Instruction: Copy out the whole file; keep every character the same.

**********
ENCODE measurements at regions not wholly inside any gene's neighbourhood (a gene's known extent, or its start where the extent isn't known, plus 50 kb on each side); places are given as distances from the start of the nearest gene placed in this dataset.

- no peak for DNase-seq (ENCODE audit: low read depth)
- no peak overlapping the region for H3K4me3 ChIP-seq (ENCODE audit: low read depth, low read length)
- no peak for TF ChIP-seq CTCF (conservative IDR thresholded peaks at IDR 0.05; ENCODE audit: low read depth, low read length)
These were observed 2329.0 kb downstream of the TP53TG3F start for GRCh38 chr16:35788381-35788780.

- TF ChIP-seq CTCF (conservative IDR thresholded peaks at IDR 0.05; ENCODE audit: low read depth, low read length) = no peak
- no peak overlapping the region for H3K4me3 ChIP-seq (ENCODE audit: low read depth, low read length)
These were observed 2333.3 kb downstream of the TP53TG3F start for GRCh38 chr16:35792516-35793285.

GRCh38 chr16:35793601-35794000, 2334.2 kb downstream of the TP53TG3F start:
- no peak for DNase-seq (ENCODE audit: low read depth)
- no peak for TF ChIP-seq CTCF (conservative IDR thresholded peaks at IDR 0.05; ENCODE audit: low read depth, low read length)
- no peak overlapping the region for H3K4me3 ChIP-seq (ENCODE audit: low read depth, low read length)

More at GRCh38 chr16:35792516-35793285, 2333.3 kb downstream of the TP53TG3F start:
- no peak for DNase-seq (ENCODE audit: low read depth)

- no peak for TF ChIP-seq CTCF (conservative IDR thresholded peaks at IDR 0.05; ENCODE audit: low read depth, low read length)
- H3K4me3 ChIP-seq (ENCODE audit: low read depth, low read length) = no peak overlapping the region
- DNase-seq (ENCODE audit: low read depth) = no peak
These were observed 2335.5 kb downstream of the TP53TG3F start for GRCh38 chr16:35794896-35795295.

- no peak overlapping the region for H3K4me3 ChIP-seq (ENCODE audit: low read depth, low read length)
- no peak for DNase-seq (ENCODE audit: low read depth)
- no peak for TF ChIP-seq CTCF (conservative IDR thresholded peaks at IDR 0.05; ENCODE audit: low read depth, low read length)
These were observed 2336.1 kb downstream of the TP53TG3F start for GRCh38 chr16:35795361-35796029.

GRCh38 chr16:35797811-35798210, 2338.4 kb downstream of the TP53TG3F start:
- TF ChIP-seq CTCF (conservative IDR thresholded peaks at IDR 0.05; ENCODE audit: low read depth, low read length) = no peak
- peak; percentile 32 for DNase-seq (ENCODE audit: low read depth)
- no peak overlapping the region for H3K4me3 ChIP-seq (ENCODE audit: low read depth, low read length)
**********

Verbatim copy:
ENCODE measurements at regions not wholly inside any gene's neighbourhood (a gene's known extent, or its start where the extent isn't known, plus 50 kb on each side); places are given as distances from the start of the nearest gene placed in this dataset.

- no peak for DNase-seq (ENCODE audit: low read depth)
- no peak overlapping the region for H3K4me3 ChIP-seq (ENCODE audit: low read depth, low read length)
- no peak for TF ChIP-seq CTCF (conservative IDR thresholded peaks at IDR 0.05; ENCODE audit: low read depth, low read length)
These were observed 2329.0 kb downstream of the TP53TG3F start for GRCh38 chr16:35788381-35788780.

- TF ChIP-seq CTCF (conservative IDR thresholded peaks at IDR 0.05; ENCODE audit: low read depth, low read length) = no peak
- no peak overlapping the region for H3K4me3 ChIP-seq (ENCODE audit: low read depth, low read length)
These were observed 2333.3 kb downstream of the TP53TG3F start for GRCh38 chr16:35792516-35793285.

GRCh38 chr16:35793601-35794000, 2334.2 kb downstream of the TP53TG3F start:
- no peak for DNase-seq (ENCODE audit: low read depth)
- no peak for TF ChIP-seq CTCF (conservative IDR thresholded peaks at IDR 0.05; ENCODE audit: low read depth, low read length)
- no peak overlapping the region for H3K4me3 ChIP-seq (ENCODE audit: low read depth, low read length)

More at GRCh38 chr16:35792516-35793285, 2333.3 kb downstream of the TP53TG3F start:
- no peak for DNase-seq (ENCODE audit: low read depth)

- no peak for TF ChIP-seq CTCF (conservative IDR thresholded peaks at IDR 0.05; ENCODE audit: low read depth, low read length)
- H3K4me3 ChIP-seq (ENCODE audit: low read depth, low read length) = no peak overlapping the region
- DNase-seq (ENCODE audit: low read depth) = no peak
These were observed 2335.5 kb downstream of the TP53TG3F start for GRCh38 chr16:35794896-35795295.

- no peak overlapping the region for H3K4me3 ChIP-seq (ENCODE audit: low read depth, low read length)
- no peak for DNase-seq (ENCODE audit: low read depth)
- no peak for TF ChIP-seq CTCF (conservative IDR thresholded peaks at IDR 0.05; ENCODE audit: low read depth, low read length)
These were observed 2336.1 kb downstream of the TP53TG3F start for GRCh38 chr16:35795361-35796029.

GRCh38 chr16:35797811-35798210, 2338.4 kb downstream of the TP53TG3F start:
- TF ChIP-seq CTCF (conservative IDR thresholded peaks at IDR 0.05; ENCODE audit: low read depth, low read length) = no peak
- peak; percentile 32 for DNase-seq (ENCODE audit: low read depth)
- no peak overlapping the region for H3K4me3 ChIP-seq (ENCODE audit: low read depth, low read length)